“When I interview people, what I try to do is have them give me a concrete story,” Andrew Hedges, co-founder of The Collab Lab, said. “So instead of talking in the abstract, like, ‘Oh, I would do this,’ tell me about an actual thing that happened.”

Go into your interview with three to five-minute-long stories ready to tell. Think back on your past roles, and look for examples of:

  • Transferable skills
  • Your biggest successes
  • A workplace failure
  • Conflict with a colleague
  • Competing priorities
  • A time you went above and beyond
  • Alignment with core values
  • Your personal strengths and weaknesses

Once you have your examples, study the STAR method and organize your stories accordingly to clarify your role in resolving issues and the positive impact of your actions. As you tell stories and talk through projects, draw parallels between your past experiences and the role at hand to help your potential employer envision you in the role as well. And — as long as you don’t act as if you’ve already been hired — feel free to talk about the team as if you’re part of it.


What to Avoid When Answering Behavioral Interview Questions

Rattling Off a Memorized Answer

If your answer came verbatim from a guide like this one — abort mission. It’s very evident when you’re presenting a canned answer, rather than something honest and unique to your experience. 



Talking too much during an interview puts you at a disadvantage. At worst, hiring managers dismiss overly chatty candidates out of fear they won’t work well with others. Respond to behavioral questions in two or three sentences. Then, pause and ask your interviewer if they’d like more detail, or if your answer sufficiently addressed their question.



“Professionalism” is a tricky standard: Different companies have different expectations for workplace decorum, and the rules don’t always apply to everyone equally

This can make sharing personal details during your interview a tough decision to navigate. Some interviewers ask questions like, “Tell me about an obstacle you’ve overcome” — that seems to call for some candor. But sharing too much or getting too chummy with interviewers could hurt your chances.

Keep your answers as short, honest and to the point as possible. But know that the vibe during your interview will likely reflect the vibe at the company more broadly.


Responding Too Quickly

Feel free to take a second to think before you answer. 

“It’s totally fair in an interview to just say, ‘Wait, let me think about that for a second.’ And just take a second to compose yourself and take a couple deep breaths,” Hedges said. “What happens in interviews a lot is that people are so stressed, they forget all the things that they know.” 

Silence is OK. So is pausing to ask a clarifying question or contextualize your answer. 


Not Sharing Credit

Failing to mention your collaborators when you talk about successful projects can come off as arrogant. While it’s important that candidates acknowledge their strengths and take responsibility for their careers, Hedges said, it’s a red flag if employees care so much about getting ahead they overlook the success of the people around them. 

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Good Behavioral Questions to Ask Your Interviewer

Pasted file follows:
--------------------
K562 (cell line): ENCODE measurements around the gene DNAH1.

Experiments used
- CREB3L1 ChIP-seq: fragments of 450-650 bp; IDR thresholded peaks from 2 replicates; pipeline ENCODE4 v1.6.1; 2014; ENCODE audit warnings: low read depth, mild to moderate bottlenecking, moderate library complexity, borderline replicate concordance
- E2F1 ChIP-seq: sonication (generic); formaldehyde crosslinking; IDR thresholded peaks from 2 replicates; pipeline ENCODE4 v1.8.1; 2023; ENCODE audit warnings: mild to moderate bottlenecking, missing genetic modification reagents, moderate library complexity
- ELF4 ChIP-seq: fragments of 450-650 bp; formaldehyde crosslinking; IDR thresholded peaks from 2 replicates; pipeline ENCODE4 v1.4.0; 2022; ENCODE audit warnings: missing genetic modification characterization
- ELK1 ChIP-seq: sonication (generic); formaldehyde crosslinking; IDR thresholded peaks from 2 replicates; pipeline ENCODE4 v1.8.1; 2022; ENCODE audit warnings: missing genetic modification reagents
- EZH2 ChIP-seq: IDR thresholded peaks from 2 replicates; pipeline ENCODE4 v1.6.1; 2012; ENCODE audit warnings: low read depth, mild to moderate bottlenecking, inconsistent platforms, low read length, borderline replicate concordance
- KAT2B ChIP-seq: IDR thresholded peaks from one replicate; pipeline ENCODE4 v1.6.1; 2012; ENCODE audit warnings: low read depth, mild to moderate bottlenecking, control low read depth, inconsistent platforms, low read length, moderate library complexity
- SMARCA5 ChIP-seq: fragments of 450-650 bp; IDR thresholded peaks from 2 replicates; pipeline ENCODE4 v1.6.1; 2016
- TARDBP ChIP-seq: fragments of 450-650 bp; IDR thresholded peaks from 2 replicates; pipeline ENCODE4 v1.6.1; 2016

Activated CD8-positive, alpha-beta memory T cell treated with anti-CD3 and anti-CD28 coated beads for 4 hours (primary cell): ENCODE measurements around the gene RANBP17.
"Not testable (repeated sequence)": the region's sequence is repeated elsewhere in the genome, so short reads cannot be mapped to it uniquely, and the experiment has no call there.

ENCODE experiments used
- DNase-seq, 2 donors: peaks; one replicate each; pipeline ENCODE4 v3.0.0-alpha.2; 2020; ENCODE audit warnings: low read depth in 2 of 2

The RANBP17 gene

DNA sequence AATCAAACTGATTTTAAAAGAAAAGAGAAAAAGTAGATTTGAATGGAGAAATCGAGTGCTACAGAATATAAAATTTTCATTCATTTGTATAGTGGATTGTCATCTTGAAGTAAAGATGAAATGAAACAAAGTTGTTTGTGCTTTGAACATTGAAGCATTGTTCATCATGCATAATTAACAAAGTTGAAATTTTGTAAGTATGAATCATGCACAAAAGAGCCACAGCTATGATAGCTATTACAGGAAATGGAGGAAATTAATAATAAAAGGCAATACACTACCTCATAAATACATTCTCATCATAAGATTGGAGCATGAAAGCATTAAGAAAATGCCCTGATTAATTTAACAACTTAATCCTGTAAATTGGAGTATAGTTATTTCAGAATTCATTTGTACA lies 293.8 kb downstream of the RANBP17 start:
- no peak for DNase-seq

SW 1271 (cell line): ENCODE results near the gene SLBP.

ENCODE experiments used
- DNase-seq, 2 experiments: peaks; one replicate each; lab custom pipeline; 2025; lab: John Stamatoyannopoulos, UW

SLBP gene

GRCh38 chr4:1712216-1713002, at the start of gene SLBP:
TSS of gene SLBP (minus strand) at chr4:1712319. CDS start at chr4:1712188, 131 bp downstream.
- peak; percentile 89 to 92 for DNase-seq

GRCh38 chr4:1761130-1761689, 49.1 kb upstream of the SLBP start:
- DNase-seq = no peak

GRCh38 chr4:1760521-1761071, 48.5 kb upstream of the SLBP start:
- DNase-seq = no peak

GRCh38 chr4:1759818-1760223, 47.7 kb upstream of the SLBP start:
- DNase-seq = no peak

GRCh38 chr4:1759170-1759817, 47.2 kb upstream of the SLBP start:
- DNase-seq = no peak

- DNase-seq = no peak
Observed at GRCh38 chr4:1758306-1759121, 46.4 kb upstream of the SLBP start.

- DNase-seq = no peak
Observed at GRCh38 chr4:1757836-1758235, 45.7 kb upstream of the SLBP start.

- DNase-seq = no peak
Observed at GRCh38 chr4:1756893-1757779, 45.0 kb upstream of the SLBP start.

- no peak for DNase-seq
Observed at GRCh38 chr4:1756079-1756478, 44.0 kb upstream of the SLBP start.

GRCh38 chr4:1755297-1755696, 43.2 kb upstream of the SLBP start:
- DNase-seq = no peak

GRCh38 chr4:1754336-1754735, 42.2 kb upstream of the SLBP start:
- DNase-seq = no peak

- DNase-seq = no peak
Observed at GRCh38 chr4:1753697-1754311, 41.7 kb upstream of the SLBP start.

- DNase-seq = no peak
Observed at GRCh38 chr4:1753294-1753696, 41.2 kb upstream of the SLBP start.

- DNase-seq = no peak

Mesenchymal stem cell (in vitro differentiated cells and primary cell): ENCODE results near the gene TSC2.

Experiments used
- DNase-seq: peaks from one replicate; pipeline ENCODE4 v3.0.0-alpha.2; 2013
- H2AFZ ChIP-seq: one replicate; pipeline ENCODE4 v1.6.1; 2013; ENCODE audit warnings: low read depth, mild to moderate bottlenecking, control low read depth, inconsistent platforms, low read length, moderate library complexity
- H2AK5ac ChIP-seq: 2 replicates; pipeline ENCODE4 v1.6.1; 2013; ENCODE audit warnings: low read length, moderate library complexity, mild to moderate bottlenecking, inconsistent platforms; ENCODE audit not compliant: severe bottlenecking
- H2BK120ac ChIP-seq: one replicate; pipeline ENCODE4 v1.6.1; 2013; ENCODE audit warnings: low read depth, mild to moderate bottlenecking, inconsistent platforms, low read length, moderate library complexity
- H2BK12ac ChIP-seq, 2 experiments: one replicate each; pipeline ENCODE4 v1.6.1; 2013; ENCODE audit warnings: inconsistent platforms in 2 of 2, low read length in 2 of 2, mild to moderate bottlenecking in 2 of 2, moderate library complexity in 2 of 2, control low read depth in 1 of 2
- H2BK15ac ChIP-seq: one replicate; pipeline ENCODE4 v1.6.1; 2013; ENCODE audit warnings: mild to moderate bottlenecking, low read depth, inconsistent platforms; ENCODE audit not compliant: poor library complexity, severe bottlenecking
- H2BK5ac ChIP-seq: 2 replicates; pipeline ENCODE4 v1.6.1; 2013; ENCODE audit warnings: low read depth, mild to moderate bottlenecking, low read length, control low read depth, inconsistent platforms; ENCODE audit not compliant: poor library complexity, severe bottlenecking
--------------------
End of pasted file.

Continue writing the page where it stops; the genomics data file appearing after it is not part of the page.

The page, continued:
The interviewer is trying to decide if they want to work with you, but you’re also evaluating whether you want to work with them.

Seize the opportunity to learn about the person who may become your manager, or, if you’re speaking with a recruiter, about the company culture. Asking plenty of questions also helps you cross-check the claims your interviewer makes.

Here are some behavioral questions to ask your interviewer:

  • What are the external pressures on this team?
  • From the company’s perspective, does this team cost money or earn money?
  • When this team has a new project to tackle, how do you start? How do you know when it’s finished?
  • Is this role a backfill? Why did the last person leave?
  • Why is this role necessary or important?
  • How much support would I receive in this position, and from whom? What would that look like? 
  • Can you tell me about a moment you were particularly excited about this company’s culture?
  • Can you tell me about a time something didn’t fit this company’s culture? What happened next?


Frequently Asked Questions

It’s best to prepare a set of stories for various behavioral interview questions and organize each story according to the STAR method. Reflect on past roles to find examples of experiencing success and failure, managing competing priorities and resolving workplace conflicts, among other scenarios.

“Tell me about a time you had to tell someone ‘no,’” “Tell me about a time you experienced a workplace conflict and how you handled it” and “How would you approach and solve this problem?” are a few typical questions asked during behavioral interviews.

Don’t deflect behavioral interview questions by saying you never make mistakes, experience pressure or fail tasks. And while many behavioral interview questions relate to workplace conflicts, don’t portray a customer, client or coworker in a negative light when telling a story about conflict resolution.

Yes, it is possible to fail a behavioral interview. Poor approaches could include reciting memorized answers, talking too much or sharing too much information, side-stepping questions about failures and weaknesses and refusing to give coworkers and other contributors credit when discussing workplace successes.

Stephen Gossett and Rose Velazquez contributed reporting to this story.